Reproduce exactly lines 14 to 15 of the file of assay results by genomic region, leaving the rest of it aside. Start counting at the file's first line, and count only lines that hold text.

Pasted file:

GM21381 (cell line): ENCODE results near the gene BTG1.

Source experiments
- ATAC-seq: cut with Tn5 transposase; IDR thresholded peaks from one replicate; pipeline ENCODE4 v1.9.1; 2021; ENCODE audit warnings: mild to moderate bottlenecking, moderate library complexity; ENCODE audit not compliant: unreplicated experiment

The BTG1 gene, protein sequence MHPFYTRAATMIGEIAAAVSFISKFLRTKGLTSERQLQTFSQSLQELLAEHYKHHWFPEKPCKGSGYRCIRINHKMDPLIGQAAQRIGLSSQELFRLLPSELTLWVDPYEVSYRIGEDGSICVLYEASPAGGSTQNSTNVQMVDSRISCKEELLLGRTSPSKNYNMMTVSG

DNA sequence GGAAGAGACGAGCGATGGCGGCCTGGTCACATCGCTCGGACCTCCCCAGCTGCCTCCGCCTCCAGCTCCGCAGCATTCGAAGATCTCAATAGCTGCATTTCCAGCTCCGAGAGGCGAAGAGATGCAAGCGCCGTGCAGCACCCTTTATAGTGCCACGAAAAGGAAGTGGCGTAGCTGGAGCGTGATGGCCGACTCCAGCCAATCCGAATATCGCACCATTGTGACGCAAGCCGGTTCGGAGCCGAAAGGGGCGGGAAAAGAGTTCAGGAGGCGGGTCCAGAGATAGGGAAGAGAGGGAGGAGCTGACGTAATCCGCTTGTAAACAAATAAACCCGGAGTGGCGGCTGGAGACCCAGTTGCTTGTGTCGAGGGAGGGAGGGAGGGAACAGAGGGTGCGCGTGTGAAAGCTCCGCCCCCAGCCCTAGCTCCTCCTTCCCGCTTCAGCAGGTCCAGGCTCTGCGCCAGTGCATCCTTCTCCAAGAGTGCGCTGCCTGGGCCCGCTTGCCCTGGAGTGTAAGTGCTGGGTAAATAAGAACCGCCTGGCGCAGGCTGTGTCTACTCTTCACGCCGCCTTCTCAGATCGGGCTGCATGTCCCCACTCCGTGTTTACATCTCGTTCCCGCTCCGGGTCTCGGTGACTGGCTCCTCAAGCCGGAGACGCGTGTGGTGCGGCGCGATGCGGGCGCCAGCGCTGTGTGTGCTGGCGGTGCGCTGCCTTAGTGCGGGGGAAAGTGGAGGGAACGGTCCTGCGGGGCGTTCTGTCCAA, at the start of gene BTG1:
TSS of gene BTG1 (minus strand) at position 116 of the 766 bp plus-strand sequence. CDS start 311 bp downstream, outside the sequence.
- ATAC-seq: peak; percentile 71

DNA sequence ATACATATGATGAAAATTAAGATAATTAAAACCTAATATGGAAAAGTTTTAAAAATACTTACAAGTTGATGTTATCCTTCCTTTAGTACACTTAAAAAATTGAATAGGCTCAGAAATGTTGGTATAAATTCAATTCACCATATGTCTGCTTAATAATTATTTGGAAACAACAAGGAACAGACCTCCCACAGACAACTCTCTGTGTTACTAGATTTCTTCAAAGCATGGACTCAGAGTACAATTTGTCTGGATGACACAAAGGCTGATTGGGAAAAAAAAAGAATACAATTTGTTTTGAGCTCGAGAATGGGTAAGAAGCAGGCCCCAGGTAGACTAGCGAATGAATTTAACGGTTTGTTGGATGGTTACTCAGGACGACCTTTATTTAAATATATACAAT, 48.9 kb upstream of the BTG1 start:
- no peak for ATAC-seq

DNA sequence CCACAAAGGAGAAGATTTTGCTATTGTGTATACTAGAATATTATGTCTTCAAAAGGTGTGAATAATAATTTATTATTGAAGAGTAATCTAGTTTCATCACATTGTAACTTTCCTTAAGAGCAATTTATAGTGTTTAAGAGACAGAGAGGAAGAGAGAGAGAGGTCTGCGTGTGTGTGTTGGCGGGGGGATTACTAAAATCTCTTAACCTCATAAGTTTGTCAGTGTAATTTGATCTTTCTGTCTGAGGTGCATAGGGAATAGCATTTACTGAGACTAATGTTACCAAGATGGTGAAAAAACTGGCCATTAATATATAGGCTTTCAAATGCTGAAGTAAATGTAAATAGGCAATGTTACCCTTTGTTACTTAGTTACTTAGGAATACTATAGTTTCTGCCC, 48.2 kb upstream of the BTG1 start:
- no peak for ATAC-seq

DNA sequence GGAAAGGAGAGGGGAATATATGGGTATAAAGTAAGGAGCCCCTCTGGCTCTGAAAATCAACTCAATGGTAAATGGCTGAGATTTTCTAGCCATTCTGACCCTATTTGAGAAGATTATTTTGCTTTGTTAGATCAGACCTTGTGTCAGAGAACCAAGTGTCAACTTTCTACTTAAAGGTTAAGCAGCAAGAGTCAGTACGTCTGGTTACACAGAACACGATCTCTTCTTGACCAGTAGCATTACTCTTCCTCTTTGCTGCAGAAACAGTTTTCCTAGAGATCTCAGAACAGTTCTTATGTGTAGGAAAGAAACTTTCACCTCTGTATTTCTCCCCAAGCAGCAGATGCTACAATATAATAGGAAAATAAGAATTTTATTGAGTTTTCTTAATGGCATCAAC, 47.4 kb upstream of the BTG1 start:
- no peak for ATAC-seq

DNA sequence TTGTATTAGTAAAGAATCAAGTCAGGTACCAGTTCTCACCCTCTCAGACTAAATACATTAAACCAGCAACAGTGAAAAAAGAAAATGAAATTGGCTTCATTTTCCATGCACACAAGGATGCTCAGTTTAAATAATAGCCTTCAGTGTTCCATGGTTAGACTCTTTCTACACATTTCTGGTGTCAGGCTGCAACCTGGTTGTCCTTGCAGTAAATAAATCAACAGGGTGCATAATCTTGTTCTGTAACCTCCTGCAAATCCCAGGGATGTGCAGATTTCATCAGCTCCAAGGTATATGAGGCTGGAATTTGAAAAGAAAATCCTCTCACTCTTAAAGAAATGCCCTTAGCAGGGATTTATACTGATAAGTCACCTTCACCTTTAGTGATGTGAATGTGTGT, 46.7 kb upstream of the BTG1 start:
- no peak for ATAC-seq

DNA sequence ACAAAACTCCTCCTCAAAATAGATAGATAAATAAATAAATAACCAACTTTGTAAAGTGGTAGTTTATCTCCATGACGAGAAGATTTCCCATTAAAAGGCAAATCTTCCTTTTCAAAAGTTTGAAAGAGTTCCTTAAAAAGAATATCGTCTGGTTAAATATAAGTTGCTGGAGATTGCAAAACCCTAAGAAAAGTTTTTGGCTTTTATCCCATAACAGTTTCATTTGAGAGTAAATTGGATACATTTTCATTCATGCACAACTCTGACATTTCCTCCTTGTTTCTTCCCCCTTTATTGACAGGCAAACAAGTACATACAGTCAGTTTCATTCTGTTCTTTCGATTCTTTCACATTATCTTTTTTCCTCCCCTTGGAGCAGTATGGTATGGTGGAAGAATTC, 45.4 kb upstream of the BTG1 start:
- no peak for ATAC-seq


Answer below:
DNA sequence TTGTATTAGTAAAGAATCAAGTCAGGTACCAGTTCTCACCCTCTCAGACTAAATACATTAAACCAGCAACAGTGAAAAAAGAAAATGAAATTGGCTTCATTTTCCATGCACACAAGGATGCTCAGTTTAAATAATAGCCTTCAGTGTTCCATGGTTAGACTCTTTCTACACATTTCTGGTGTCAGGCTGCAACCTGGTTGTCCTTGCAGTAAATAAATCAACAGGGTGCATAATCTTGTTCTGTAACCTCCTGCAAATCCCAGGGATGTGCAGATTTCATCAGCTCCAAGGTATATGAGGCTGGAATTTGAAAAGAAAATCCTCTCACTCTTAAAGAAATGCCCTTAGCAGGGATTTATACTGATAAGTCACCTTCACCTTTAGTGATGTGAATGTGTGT, 46.7 kb upstream of the BTG1 start:
- no peak for ATAC-seq